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Figure 1. Stations remaining in the studied subset after applying the homogenization procedures to S187.

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Table 1. Stations That Passed the Validation Criteria Only for Some Seasonsa
WMOcodeSeasons
  • a

    Such seasons are indicated in the right column.

08522JJA, SON
20107MAM, JJA
43003MAM, JJA, SON
63985SON
68424DJF
70454MAM
81405JJA, SON
82332JJA
89009DJF, MAM, SON
89542DJF
89564DJF, MAM
89664DJF, SON

[16] The statistics were based on the conventional means of the seasons (DJF, MAM, JJA, SON). To obtain meridional profiles, we calculated zonal means for 10° wide latitudinal bands. It is worth noting that between 80° and 90°, there is only one station in each hemisphere. Therefore, care was required when analyzing the results in these zones because of the scarcity of data.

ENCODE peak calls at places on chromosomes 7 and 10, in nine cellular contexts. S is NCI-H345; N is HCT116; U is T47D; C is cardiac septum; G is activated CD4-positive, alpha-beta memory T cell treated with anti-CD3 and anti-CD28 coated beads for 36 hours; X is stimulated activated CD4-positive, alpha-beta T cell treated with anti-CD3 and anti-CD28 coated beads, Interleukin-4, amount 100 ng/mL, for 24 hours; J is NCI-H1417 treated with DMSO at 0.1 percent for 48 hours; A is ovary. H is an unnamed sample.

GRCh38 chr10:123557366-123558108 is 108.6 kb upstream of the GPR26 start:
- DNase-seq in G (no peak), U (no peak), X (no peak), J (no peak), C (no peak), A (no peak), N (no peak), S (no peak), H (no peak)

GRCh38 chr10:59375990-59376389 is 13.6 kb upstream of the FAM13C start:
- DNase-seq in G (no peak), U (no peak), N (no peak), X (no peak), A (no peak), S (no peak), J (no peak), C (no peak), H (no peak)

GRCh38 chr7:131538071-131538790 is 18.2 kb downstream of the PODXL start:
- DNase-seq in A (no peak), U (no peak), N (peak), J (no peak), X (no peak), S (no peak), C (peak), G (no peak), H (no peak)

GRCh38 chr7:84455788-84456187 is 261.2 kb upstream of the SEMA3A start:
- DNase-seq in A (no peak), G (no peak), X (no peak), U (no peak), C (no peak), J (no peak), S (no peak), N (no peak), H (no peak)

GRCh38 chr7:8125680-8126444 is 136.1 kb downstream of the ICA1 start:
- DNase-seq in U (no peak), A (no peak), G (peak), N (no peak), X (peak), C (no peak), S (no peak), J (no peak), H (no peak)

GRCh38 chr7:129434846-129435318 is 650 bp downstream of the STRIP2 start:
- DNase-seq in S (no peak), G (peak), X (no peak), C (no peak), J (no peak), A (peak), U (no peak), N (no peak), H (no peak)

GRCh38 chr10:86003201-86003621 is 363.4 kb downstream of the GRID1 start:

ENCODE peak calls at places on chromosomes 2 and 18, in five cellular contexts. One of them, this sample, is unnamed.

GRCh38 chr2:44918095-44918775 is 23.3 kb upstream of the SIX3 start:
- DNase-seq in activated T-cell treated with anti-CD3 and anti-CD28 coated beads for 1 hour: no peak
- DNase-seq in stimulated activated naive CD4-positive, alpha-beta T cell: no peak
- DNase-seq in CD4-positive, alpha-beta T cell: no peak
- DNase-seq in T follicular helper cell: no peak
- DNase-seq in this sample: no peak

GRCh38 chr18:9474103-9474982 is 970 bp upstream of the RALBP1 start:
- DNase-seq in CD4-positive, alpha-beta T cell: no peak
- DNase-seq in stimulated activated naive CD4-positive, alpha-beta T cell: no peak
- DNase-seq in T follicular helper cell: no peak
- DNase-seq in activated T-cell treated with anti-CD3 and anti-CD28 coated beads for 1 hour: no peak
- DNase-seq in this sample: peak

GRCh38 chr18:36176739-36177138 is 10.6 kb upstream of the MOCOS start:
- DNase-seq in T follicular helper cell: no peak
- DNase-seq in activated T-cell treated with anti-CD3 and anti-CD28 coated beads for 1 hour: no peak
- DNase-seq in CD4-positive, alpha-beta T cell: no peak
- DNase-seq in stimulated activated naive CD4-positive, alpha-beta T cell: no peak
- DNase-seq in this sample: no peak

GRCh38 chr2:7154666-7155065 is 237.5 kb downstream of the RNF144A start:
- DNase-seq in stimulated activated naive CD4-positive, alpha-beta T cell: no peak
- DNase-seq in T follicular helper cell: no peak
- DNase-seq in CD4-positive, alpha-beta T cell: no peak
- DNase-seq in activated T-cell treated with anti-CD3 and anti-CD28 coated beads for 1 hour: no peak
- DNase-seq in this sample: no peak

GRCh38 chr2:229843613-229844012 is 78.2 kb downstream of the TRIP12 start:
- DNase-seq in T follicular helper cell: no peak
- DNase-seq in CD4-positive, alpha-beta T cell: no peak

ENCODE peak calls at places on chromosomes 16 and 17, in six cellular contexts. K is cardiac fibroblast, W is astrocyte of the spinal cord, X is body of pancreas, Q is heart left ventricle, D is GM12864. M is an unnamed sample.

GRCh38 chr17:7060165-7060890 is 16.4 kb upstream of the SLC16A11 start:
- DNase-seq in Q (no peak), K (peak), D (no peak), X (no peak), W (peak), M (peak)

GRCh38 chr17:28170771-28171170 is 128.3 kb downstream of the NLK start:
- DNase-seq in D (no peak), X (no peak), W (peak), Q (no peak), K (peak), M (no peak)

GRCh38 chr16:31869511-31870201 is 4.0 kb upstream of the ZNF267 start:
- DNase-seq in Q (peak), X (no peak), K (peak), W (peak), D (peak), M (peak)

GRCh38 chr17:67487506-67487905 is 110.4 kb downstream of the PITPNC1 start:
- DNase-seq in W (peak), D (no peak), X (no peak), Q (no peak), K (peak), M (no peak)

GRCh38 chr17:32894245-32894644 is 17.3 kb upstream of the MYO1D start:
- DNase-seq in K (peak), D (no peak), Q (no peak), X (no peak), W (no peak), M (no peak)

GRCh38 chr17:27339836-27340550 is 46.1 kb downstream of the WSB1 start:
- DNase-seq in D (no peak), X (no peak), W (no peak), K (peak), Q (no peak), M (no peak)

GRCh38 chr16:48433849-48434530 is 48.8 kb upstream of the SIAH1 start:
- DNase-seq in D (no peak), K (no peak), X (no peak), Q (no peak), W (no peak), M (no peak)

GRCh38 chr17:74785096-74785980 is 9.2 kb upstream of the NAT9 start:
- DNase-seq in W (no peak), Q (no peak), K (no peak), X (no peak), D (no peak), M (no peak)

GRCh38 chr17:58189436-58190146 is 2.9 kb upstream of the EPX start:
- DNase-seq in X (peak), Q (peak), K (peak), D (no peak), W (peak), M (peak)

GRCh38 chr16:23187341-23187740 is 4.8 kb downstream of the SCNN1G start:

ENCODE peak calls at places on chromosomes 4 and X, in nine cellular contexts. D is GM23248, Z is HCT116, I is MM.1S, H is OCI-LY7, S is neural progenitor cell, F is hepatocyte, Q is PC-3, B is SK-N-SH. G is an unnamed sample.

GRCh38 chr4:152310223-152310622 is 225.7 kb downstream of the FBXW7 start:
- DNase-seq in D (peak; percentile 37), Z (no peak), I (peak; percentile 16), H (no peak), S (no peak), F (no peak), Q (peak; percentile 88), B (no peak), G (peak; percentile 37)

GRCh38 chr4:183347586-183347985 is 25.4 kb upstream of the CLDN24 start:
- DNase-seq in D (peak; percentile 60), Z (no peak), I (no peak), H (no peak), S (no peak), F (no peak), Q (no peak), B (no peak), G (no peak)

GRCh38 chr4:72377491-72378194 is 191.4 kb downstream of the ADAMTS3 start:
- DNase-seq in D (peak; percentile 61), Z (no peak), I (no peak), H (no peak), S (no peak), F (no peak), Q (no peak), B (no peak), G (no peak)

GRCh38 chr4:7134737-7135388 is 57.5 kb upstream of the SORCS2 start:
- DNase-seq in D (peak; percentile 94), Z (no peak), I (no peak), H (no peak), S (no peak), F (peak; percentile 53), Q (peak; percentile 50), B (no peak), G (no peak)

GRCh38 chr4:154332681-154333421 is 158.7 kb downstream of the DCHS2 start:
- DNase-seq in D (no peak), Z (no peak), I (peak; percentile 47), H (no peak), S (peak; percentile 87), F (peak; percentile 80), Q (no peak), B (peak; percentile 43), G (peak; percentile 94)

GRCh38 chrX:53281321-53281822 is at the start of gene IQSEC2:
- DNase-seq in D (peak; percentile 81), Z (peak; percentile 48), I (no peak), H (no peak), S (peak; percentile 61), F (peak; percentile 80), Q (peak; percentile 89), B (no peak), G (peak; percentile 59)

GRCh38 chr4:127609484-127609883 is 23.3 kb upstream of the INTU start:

3. Results

  1. Top of page
  2. Abstract
  3. 1. Introduction
  4. 2. Data and Methodology
  5. 3. Results
  6. 4. Discussion
  7. Acknowledgments
  8. References
  9. Supporting Information

3.1. Global Occurrence of MT Events